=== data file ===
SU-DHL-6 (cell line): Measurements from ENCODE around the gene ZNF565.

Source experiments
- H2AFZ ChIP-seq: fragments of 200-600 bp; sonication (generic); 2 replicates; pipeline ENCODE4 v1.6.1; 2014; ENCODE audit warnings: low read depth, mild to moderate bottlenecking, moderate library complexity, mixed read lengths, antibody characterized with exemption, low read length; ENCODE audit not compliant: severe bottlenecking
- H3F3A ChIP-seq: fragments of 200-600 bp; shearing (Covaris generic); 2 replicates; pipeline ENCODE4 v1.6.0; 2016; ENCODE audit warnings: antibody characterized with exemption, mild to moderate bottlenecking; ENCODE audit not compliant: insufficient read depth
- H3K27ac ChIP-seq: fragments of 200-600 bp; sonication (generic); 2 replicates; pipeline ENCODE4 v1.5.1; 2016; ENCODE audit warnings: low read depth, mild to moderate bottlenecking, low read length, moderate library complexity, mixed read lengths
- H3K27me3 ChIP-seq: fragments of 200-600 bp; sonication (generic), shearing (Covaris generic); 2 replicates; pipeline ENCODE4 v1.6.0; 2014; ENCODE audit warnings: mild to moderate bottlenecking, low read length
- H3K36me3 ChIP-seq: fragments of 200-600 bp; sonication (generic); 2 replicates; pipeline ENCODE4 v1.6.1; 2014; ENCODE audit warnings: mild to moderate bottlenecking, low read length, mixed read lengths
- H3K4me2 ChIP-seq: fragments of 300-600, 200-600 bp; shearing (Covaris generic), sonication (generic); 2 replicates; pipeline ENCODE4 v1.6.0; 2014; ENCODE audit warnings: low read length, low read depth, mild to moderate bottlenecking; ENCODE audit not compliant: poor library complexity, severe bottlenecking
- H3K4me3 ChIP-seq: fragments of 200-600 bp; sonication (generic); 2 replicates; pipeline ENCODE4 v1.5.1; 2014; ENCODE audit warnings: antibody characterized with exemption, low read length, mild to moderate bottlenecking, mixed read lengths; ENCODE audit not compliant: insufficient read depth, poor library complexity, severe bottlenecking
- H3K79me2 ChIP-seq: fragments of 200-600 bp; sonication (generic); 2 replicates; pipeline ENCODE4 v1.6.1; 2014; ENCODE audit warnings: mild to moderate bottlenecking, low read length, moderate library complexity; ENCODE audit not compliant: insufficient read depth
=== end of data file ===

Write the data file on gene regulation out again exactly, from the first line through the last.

SU-DHL-6 (cell line): Measurements from ENCODE around the gene ZNF565.

Source experiments
- H2AFZ ChIP-seq: fragments of 200-600 bp; sonication (generic); 2 replicates; pipeline ENCODE4 v1.6.1; 2014; ENCODE audit warnings: low read depth, mild to moderate bottlenecking, moderate library complexity, mixed read lengths, antibody characterized with exemption, low read length; ENCODE audit not compliant: severe bottlenecking
- H3F3A ChIP-seq: fragments of 200-600 bp; shearing (Covaris generic); 2 replicates; pipeline ENCODE4 v1.6.0; 2016; ENCODE audit warnings: antibody characterized with exemption, mild to moderate bottlenecking; ENCODE audit not compliant: insufficient read depth
- H3K27ac ChIP-seq: fragments of 200-600 bp; sonication (generic); 2 replicates; pipeline ENCODE4 v1.5.1; 2016; ENCODE audit warnings: low read depth, mild to moderate bottlenecking, low read length, moderate library complexity, mixed read lengths
- H3K27me3 ChIP-seq: fragments of 200-600 bp; sonication (generic), shearing (Covaris generic); 2 replicates; pipeline ENCODE4 v1.6.0; 2014; ENCODE audit warnings: mild to moderate bottlenecking, low read length
- H3K36me3 ChIP-seq: fragments of 200-600 bp; sonication (generic); 2 replicates; pipeline ENCODE4 v1.6.1; 2014; ENCODE audit warnings: mild to moderate bottlenecking, low read length, mixed read lengths
- H3K4me2 ChIP-seq: fragments of 300-600, 200-600 bp; shearing (Covaris generic), sonication (generic); 2 replicates; pipeline ENCODE4 v1.6.0; 2014; ENCODE audit warnings: low read length, low read depth, mild to moderate bottlenecking; ENCODE audit not compliant: poor library complexity, severe bottlenecking
- H3K4me3 ChIP-seq: fragments of 200-600 bp; sonication (generic); 2 replicates; pipeline ENCODE4 v1.5.1; 2014; ENCODE audit warnings: antibody characterized with exemption, low read length, mild to moderate bottlenecking, mixed read lengths; ENCODE audit not compliant: insufficient read depth, poor library complexity, severe bottlenecking
- H3K79me2 ChIP-seq: fragments of 200-600 bp; sonication (generic); 2 replicates; pipeline ENCODE4 v1.6.1; 2014; ENCODE audit warnings: mild to moderate bottlenecking, low read length, moderate library complexity; ENCODE audit not compliant: insufficient read depth